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Archived: Claremont Hospital

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Inspection report

Date of Inspection: 8 January 2014
Date of Publication: 6 February 2014
Inspection Report published 06 February 2014 PDF | 85.84 KB

People should be cared for in a clean environment and protected from the risk of infection (outcome 8)

Meeting this standard

We checked that people who use this service

  • Providers of services comply with the requirements of regulation 12, with regard to the Code of Practice for health and adult social care on the prevention and control of infections and related guidance.

How this check was done

We looked at the personal care or treatment records of people who use the service, carried out a visit on 8 January 2014, observed how people were being cared for and talked with people who use the service. We talked with carers and / or family members, talked with staff, reviewed information given to us by the provider and reviewed information sent to us by other regulators or the Department of Health. We talked with other regulators or the Department of Health.

Our judgement

Patients were cared for in a clean, hygienic environment.

Reasons for our judgement

There were effective systems in place to reduce the risk and spread of infection. We saw the policy on infection prevention and control for staff working at the hospital. We were informed by the director of nursing that all staff working at the hospital had information about their responsibilities to maintain effective infection control and they had received training. They told us that they had identified the outpatient manager as their infection control lead for the hospital.

The infection control lead said each department had a named person who was responsible for ensuring staff had received training and completed audits on practices relating to the control and prevention of infection. Audits were carried out monthly or every three months, depending on local policies. The infection control lead told us they received the analysed findings for each department with an overview. Therefore they were able to identify where there were gaps, take action and use the information when organising training and practical sessions for staff groups. They showed us the last training agenda. We noted that the day was organised so that staff from different departments with different levels of responsibility were able to get involved. They accommodated different styles of learning to reflect those who attended the sessions. Some staff who attended the day said, “It was really good. I now check the things I did without thinking.”, “It was fun and at the same time important messages were given out.” “It brought it home that it was not just the nurses and support workers who had to follow the procedures. It should be applied right across the board including patients.” This meant staff groups were encouraged to take ownership, maintain good practices and promote infection control.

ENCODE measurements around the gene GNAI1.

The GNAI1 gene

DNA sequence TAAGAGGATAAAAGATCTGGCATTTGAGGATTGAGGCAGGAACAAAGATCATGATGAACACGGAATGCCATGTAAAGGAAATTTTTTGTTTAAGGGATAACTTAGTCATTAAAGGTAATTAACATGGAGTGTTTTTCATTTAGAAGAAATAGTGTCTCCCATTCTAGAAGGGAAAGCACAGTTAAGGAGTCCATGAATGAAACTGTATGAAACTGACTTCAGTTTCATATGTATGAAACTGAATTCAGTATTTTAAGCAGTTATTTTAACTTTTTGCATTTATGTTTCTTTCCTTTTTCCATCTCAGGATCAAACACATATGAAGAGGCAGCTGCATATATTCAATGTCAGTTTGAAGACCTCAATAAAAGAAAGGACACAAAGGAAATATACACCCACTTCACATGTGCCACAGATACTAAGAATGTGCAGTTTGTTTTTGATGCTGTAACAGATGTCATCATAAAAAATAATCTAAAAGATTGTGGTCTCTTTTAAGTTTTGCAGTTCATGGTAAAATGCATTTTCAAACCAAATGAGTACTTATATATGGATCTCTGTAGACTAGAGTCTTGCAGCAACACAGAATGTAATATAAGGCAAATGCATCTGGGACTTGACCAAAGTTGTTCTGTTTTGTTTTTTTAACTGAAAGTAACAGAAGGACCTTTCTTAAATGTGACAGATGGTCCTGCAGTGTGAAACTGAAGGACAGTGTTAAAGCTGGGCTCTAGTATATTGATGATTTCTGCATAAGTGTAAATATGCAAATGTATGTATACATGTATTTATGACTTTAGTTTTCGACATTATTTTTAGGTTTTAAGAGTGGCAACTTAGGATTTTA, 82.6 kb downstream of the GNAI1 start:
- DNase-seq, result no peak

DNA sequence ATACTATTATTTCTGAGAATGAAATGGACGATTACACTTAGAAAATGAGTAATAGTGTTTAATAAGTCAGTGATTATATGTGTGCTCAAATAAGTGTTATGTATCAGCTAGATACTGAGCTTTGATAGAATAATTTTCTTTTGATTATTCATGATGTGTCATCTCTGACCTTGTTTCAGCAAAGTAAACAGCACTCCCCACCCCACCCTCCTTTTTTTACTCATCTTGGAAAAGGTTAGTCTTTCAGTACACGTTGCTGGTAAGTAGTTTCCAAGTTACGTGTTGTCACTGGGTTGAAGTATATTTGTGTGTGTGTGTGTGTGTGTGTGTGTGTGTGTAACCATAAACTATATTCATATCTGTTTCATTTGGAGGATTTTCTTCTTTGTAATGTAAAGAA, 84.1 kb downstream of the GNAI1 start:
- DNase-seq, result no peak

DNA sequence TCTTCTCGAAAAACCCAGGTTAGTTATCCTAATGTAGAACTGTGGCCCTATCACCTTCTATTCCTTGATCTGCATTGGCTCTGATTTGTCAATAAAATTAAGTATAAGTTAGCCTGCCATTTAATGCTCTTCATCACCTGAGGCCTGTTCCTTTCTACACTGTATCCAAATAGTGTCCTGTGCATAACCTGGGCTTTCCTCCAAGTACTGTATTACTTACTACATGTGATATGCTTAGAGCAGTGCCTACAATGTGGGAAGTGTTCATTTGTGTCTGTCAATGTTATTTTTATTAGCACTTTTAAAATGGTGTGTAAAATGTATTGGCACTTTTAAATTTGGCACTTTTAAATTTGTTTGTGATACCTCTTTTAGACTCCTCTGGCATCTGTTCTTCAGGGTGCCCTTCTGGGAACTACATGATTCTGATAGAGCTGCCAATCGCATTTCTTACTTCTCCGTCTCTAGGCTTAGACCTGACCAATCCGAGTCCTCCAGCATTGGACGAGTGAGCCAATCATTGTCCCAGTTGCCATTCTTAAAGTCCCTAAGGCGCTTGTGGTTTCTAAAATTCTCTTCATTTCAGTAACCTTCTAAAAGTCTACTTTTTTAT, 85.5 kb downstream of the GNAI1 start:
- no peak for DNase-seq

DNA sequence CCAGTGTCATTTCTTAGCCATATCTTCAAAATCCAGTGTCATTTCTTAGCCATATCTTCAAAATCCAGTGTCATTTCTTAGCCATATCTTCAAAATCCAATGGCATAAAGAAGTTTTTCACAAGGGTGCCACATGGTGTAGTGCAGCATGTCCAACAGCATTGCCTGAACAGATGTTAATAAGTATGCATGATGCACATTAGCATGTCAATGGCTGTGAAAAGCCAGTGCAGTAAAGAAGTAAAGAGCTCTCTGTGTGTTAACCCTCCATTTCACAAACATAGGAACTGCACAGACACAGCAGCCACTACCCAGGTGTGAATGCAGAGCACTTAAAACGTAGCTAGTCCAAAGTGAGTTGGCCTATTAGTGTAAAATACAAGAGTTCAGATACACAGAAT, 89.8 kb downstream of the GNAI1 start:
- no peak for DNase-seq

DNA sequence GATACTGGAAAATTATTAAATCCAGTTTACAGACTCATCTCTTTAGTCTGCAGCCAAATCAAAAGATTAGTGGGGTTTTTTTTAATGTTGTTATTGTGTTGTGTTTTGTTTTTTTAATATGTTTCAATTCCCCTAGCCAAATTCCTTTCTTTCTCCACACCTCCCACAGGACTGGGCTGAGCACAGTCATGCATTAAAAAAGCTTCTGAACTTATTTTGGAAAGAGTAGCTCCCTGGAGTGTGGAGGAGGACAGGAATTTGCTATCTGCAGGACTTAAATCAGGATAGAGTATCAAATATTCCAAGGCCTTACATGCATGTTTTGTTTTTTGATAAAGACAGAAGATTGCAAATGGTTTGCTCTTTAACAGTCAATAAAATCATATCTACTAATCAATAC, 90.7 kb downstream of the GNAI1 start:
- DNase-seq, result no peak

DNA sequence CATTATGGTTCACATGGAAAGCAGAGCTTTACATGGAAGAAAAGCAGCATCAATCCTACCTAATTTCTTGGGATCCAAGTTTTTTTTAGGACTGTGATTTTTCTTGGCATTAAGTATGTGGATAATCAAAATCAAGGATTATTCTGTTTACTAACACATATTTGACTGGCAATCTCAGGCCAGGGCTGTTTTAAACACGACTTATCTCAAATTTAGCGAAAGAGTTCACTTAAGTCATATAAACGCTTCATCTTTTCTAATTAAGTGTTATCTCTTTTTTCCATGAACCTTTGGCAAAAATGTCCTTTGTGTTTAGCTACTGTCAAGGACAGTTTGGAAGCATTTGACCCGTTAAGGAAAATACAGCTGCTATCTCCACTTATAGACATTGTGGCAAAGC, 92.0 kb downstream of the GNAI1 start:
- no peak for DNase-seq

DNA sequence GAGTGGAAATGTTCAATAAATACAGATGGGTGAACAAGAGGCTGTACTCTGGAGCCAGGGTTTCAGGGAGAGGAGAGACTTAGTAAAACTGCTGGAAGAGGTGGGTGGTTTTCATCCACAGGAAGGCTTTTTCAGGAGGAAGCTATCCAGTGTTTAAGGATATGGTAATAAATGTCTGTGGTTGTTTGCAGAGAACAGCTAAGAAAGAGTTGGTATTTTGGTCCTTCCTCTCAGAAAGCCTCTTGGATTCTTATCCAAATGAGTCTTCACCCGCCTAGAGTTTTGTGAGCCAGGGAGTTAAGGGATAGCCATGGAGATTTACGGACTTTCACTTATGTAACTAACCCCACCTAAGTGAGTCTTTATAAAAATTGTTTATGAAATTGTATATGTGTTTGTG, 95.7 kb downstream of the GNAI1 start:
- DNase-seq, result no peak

We carried out a tour of the premise and spoke with patients and staff to find out their views on the cleanliness of the hospital. One patient said they had always found the areas they had visited to be clean and well maintained. Another patient said that they expected good facilities, as this is an independent hospital and they had not been disappointed.

The director of nursing and the out patients manager explained their planned refurbishment and replacement of floor covering to promote cleanliness and hygiene. They also explained that most surgical instruments were disposable and therefore the sterilisation of instruments had been minimised. This was one of the measures taken to avoid the spread of any infection.

Dedicated members of staff were seen carrying out cleaning duties throughout the hospital during our inspection. The director of estates was responsible for the maintenance of cleanliness and hygiene standards in the hospital. They told us that they received audits from each department and they analysed them and ensured necessary actions were taken when required. Communal areas and treatment rooms we looked at were clean and smelt fresh. There were hand washing facilities and bins were provided to dispose of domestic and clinical waste. Sharps bins were made available where necessary. The domestic staff we spoke with explained their responsibilities in maintaining the cleanliness of the hospital and how their duties had been arranged to achieve this. One of the staff told us that the consulting rooms were occupied most days and therefore these areas were cleaned during the evening or in the morning before the start of appointments. This meant services within the hospital were organised to ensure patients and relatives experienced less disruption.

We noticed staff using personal protective equipment (PPE) such as gloves, masks and aprons appropriately. The outpatient manager said they carried out spot checks on staff within all departments to ensure staff had attended refresher training on ‘correct hand washing technique’. They had records of these checks and analysis on how departments were performing.

The doctors we spoke with said they had attend